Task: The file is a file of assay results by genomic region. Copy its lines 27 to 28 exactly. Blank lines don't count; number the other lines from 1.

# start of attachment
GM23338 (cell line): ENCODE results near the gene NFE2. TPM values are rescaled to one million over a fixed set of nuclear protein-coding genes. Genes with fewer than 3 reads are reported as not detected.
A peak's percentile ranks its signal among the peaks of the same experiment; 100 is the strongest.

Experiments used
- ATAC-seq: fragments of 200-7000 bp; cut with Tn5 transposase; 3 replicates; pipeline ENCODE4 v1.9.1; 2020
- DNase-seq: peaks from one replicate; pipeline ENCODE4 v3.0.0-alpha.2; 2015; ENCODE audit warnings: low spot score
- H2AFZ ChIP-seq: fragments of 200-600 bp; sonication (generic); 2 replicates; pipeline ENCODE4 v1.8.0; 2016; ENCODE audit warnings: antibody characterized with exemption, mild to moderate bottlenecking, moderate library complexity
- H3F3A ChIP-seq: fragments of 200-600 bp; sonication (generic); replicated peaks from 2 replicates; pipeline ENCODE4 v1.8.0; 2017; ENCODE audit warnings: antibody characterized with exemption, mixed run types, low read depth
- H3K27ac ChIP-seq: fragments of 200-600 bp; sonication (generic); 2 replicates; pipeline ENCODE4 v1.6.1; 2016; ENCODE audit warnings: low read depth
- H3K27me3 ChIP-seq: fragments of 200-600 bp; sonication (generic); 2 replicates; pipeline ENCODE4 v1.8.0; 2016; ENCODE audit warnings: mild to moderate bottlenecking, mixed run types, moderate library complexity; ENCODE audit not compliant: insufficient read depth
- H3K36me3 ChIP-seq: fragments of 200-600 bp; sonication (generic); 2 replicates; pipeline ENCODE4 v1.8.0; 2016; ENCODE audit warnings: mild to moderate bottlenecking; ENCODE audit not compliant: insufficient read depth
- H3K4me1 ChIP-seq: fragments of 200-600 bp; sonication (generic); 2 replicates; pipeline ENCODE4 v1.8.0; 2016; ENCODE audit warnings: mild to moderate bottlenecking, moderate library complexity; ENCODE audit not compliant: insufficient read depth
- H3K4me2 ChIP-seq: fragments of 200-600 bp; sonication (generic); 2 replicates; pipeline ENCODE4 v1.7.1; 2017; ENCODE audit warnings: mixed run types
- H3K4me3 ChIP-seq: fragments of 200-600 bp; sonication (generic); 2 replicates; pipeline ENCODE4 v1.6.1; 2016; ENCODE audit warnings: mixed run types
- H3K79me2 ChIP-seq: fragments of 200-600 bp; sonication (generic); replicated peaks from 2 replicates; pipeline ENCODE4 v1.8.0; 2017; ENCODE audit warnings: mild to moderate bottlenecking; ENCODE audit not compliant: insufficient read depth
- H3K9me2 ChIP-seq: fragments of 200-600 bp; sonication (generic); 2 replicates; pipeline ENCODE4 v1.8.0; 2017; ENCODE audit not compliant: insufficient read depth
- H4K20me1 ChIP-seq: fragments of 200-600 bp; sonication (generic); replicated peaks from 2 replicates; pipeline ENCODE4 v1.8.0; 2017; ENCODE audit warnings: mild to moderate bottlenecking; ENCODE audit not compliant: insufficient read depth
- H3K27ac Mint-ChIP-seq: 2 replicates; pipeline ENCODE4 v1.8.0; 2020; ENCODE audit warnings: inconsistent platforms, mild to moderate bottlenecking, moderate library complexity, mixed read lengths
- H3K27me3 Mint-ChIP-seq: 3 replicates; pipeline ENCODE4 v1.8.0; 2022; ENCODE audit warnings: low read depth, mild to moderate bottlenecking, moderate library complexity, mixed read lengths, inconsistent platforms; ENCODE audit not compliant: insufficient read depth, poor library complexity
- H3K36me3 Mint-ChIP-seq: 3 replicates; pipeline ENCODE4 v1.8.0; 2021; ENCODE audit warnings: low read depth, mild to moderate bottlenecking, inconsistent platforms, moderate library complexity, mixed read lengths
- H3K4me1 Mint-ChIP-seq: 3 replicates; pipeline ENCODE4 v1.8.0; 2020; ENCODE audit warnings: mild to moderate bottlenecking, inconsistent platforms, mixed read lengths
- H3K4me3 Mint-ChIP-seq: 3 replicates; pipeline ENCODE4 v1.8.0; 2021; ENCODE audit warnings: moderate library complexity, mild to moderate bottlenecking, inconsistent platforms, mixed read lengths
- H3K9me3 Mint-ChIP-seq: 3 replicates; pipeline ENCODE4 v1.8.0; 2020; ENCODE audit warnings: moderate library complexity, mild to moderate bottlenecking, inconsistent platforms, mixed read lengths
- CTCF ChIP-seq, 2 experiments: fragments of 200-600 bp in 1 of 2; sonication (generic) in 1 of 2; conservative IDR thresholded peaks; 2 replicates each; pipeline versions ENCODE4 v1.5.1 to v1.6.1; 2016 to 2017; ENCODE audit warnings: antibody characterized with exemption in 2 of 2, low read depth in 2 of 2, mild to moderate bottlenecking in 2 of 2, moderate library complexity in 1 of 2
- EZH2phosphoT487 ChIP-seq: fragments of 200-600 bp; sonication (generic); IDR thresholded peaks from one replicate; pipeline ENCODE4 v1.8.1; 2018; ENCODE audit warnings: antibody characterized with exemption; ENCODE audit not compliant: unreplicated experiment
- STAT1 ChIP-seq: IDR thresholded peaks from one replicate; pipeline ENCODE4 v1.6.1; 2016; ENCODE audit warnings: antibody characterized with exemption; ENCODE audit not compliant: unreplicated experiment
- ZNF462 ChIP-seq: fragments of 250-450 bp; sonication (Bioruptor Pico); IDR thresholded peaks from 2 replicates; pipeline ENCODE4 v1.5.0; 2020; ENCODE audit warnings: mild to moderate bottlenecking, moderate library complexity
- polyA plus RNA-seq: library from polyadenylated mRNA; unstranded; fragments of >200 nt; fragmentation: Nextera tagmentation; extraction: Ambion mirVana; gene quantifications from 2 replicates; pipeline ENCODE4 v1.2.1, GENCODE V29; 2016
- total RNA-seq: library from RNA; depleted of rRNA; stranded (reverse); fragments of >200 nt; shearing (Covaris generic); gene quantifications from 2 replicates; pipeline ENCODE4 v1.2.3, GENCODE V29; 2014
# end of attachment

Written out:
- polyA plus RNA-seq: library from polyadenylated mRNA; unstranded; fragments of >200 nt; fragmentation: Nextera tagmentation; extraction: Ambion mirVana; gene quantifications from 2 replicates; pipeline ENCODE4 v1.2.1, GENCODE V29; 2016
- total RNA-seq: library from RNA; depleted of rRNA; stranded (reverse); fragments of >200 nt; shearing (Covaris generic); gene quantifications from 2 replicates; pipeline ENCODE4 v1.2.3, GENCODE V29; 2014